Is the market beta of a stock stable across measurement frequencies and measurement intervals? In their October 2014 paper entitled “Which Is the Right ‘Market Beta’?: 1,385 US Companies and 147 Betas/Company in a Single Date”, Jose Paulo Carelli, Pablo Fernandez, Isabel Fernandez Acín and Alberto Ortiz present calculations of 147 betas relative to the S&P 500 Index for each of the S&P 1500 stocks with at least five years of return data on March 31, 2014. They calculate different betas based on monthly, weekly or daily returns over past intervals of one to five years. They then look at the dispersion of each stock’s beta and beta ranking across calculation methods (see the chart below for an example). In assessing dispersion, they focus on the difference between maximum and minimum values by stock. Using daily, weekly and monthly returns for 1,385 stocks and the S&P 500 Index during April 2009 through March 2014, *they find that:*

- For all 1,385 stocks, the average (median) difference between maximum beta for a stock and minimum beta for a stock across beta calculation methods is 1.17 (1.03).
- For the 30 companies with biggest market capitalizations, the average (median) difference between maximum beta for a stock and minimum beta for a stock across beta calculation methods is 0.81 (0.72).
- In comparing betas of any two companies A and B, it is consistently possible to find one beta calculation method that assigns A the higher beta and another that assigns B the higher beta.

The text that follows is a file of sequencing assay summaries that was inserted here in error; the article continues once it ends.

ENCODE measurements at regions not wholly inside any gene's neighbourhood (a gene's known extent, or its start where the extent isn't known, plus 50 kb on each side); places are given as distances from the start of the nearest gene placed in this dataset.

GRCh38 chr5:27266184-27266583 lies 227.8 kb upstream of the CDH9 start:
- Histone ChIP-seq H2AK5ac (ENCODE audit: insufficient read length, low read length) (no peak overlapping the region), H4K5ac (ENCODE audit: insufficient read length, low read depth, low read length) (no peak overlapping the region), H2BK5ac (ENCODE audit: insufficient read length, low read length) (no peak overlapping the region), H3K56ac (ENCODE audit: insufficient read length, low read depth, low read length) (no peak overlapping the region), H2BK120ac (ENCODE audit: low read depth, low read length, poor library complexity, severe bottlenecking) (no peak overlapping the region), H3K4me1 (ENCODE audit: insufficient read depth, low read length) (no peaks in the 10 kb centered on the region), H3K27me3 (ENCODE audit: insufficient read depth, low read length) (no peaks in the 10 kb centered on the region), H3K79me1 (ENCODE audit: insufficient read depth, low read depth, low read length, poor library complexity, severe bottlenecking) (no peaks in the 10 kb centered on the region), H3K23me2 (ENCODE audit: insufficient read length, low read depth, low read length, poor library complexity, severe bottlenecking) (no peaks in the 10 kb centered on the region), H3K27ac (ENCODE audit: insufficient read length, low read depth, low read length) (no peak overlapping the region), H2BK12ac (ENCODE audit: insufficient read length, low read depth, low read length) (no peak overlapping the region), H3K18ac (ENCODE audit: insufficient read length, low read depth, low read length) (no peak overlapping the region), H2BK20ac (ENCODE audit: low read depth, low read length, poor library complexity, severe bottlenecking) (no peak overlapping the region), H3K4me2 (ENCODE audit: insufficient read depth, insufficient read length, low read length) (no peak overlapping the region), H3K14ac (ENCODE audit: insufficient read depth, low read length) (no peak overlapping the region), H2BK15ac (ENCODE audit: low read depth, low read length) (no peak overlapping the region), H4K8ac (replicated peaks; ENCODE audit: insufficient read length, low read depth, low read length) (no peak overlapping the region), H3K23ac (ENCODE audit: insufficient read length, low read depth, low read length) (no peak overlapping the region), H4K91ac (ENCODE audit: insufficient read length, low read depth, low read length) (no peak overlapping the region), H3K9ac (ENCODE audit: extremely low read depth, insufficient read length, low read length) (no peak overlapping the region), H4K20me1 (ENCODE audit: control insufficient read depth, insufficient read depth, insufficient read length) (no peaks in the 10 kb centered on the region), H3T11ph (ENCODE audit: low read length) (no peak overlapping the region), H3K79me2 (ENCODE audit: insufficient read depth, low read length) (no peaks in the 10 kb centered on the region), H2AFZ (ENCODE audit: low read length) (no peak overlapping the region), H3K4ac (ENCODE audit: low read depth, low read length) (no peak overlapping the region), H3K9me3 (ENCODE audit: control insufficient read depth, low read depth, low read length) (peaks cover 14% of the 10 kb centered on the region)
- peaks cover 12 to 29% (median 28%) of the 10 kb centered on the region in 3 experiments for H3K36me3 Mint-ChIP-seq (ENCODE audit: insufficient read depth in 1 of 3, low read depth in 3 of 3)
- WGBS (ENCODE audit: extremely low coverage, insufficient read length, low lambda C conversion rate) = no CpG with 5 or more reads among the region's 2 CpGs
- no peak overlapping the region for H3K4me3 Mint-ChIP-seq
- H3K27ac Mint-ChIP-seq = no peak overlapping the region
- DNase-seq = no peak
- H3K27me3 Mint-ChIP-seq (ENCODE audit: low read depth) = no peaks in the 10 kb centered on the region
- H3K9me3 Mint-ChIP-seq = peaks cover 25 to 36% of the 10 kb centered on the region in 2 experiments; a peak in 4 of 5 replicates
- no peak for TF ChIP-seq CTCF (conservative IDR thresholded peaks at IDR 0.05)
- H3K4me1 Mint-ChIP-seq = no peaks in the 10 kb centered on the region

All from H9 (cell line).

- In ranking all 1,385 companies by beta, the average difference in maximum ranking for a stock and minimum ranking for a stock across beta calculation methods is 786.
- There are 782 (723) stocks with average daily beta across measurement intervals higher than average weekly (monthly) beta across measurement intervals. In other words, there is no reliable relationship between beta value and beta measurement frequency.

The following chart, taken from the paper, illustrates the range of 147 betas calculated on March 14, 2014 for Apple Inc. relative to the S&P 500 Index based on daily, weekly or monthly returns over past intervals of one to five years. The highest (lowest) calculated beta is 1.55 (0.50), for a difference of 1.05. The average of the 147 betas is 0.88, with standard deviation 0.16.

In summary, *evidence indicates that different ways of calculating the market beta for U.S. stocks produce, at a given point in time, very different betas and beta rankings.*

Results suggest that beta calculation method snooping may be able to discover apparently large but spurious relationships between beta and other variables.

See also “Unreliability of Beta” and “Forget CAPM Beta?”.